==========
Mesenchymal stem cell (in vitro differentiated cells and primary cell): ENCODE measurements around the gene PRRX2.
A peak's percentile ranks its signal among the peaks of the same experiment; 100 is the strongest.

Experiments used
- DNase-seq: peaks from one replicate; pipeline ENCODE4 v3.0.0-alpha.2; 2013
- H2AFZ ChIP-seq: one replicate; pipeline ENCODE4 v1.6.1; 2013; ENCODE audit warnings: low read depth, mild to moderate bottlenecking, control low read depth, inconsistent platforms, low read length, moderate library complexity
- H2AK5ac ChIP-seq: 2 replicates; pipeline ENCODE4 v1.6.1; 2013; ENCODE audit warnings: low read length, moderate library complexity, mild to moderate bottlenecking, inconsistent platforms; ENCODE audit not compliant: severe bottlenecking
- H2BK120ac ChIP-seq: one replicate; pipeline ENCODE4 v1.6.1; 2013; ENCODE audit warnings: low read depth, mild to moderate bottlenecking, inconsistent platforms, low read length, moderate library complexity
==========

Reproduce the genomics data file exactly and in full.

Mesenchymal stem cell (in vitro differentiated cells and primary cell): ENCODE measurements around the gene PRRX2.
A peak's percentile ranks its signal among the peaks of the same experiment; 100 is the strongest.

Experiments used
- DNase-seq: peaks from one replicate; pipeline ENCODE4 v3.0.0-alpha.2; 2013
- H2AFZ ChIP-seq: one replicate; pipeline ENCODE4 v1.6.1; 2013; ENCODE audit warnings: low read depth, mild to moderate bottlenecking, control low read depth, inconsistent platforms, low read length, moderate library complexity
- H2AK5ac ChIP-seq: 2 replicates; pipeline ENCODE4 v1.6.1; 2013; ENCODE audit warnings: low read length, moderate library complexity, mild to moderate bottlenecking, inconsistent platforms; ENCODE audit not compliant: severe bottlenecking
- H2BK120ac ChIP-seq: one replicate; pipeline ENCODE4 v1.6.1; 2013; ENCODE audit warnings: low read depth, mild to moderate bottlenecking, inconsistent platforms, low read length, moderate library complexity